Wordpress · Web Development

WordPress Hosting Recommendation Sought

Anonymous

March 30th, 2016

Hello,
If you're running a WP site and are happy with your hosting, would you recommend it?
For years, I've been with Sonic.net, but this morning I had a call with tech support that
leaves me with no other option but move on. (They were unable to restore from last
 night's backup after 2 hours of trying, in case you're curious.)
Many thanks in advance,
-Igor.

Jim Hodson Digital Marketing Strategist & SEO Evangelist

April 3rd, 2016

I'm sorry, but I respectfully disagree in a BIG way.  I spent 12 years in IT at Bank of America and another 7 years at LendingTree.com running half of their IT staff and can tell you with out a doubt that many of the previous statements are incorrect.

1) If you're paying $1 or less for your WP hosting (or ANY business' hosting) then it is total crap or your server will be shared by 10,000+ sites and will have terrible performance.

2) There is a big difference between WordPress hosting and your standard run of the mill hosting.  Servers and network configured and optimized/tuned specifically for WordPress instead of being optimized as general purpose, run of the mill hosting.  Also, just as important... their tech support will specialize in supporting WP.  They won't be a "Jack of all trades, master of none".  They will be WP specialists who are MUCH more equipped with dealing with, say, your WP site being hacked because that is what they specialize in.  Also, sites like WPEngine don't let sites use "just any plugin".  They have an approved list that are known to behave well.  They don't let any sites get around this policy because it puts all other sites on that server or other servers hosted there at risk.

3) WordPress itself is not really much, if any less secure than any other open source CMS out there like Drupal, Joomla, etc.  The problem with WordPress is that there are MILLIONS more users, most of whom are not technically inclined and therefore leave their WP install vulnerable to attack.  They don't always upgrade immediately when security patches are releases.  But more importantly, many download free plugins written by developers they don't know who place backdoors, malware, etc. in the plugin code.  Plugins from untrusted sources are actually the biggest source of security issues with WP, not the core WP product itself.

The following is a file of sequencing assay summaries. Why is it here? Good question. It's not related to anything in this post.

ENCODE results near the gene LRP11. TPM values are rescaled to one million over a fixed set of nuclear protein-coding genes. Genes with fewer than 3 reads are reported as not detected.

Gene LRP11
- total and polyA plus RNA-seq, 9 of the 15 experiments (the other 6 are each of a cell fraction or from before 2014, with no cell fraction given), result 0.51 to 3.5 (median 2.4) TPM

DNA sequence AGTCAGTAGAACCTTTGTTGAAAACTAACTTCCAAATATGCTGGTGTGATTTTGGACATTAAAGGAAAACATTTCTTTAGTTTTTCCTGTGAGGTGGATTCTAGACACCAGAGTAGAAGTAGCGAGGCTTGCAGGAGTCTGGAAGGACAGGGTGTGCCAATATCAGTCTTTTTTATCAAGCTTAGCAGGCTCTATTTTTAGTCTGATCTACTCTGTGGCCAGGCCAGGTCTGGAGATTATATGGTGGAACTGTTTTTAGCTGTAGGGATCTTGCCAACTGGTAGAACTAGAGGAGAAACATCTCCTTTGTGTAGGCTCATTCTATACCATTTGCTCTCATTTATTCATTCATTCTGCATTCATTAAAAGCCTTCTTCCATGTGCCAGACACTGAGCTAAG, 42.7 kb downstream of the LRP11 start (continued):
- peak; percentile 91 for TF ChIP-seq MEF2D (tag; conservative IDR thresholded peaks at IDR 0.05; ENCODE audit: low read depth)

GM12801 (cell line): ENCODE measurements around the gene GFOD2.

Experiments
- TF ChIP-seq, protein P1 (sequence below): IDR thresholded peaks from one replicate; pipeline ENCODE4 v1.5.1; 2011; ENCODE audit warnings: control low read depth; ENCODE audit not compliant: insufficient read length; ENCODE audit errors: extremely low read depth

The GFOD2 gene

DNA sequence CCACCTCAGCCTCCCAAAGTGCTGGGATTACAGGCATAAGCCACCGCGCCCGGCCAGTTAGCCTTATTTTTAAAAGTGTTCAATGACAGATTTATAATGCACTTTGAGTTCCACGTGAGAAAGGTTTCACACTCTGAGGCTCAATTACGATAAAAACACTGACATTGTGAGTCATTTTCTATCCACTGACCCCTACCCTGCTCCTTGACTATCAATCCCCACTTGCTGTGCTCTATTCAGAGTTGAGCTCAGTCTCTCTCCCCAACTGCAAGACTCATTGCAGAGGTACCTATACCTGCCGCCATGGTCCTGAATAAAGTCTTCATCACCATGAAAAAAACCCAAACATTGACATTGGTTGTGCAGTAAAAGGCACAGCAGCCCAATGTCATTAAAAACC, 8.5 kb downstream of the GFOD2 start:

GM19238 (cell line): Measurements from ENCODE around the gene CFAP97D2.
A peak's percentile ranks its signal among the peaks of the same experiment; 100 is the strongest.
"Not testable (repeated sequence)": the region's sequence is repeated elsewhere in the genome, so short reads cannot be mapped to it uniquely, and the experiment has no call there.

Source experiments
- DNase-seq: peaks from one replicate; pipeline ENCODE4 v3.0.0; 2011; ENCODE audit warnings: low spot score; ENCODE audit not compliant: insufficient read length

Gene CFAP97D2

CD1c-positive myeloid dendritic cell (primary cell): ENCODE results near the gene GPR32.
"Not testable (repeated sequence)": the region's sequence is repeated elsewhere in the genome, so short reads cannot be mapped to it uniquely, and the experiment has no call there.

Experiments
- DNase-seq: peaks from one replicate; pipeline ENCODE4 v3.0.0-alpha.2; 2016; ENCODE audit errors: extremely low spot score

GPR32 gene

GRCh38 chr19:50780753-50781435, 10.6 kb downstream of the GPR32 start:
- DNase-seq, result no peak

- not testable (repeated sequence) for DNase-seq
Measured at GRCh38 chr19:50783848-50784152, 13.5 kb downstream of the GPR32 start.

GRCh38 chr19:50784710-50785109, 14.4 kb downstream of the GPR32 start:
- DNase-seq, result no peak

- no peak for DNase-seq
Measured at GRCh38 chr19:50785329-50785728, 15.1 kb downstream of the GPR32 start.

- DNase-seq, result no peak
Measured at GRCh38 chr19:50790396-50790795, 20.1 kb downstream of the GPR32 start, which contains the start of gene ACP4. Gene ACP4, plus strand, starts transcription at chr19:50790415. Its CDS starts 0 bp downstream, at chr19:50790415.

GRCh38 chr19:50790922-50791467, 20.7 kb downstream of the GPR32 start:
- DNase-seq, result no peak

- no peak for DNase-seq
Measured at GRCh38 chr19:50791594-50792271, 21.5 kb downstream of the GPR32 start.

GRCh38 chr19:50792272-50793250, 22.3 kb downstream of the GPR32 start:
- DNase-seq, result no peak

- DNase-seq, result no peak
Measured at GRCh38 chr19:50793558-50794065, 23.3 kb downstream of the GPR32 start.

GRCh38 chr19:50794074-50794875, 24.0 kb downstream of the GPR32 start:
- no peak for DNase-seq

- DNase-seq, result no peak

3) FTP is FTP.  The protocol used by all FTP services to transfer data over the web is identical irrespective of the provider. There is really no "good FTP" vs. "bad FTP" other than sFTP which also encrypts the data when transferring data.  Any FTP service can be used to download your site to another machine and re-upload to your hosting account to restore.

4) WP no more or no less susceptible to Denial of Service (DoS) attacks than any other type of web site.  In fact, Denial of Service attacks have absolutely ZERO to do with the platform on which your site is built.  Whether or not your site is vulnerable to a DoS attack has to do with how your network and firewalls are configured. Doesn't sould like you understand how DoS attacks even work.

5) The WP database contains pretty much everything except the theme and the WP core code.  When "malicious" plugins are installed, they often create new user accounts with Admin privileges and update content in the WP database to create hidden pages, to add hidden links to existing pages that point to pages on nefarious sites, etc.So if you think the database rarely is affected by attacks, think again. And if you think restoring from an FTP backup will save you, think again.  You'll more than likely be restoring the same nefarious code, data, plugins, etc.

6) WP had nothing to do with replacing the printed page. The internet and "web sites" in general (whether it be on a .NET site, PHP site, site using a CMS like WP, Drupal, Joomla, etc.) are what were the beginning of the end for the "printed page" (newspapers, magazines, snail mail, etc.)  WordPress was simply one of the first successful blogging platforms.  But it is now a full-blow CMS.  Many HUGE sites that gets millions of visitors per day like http://techcrunch.com/ actually use WP to render their sites.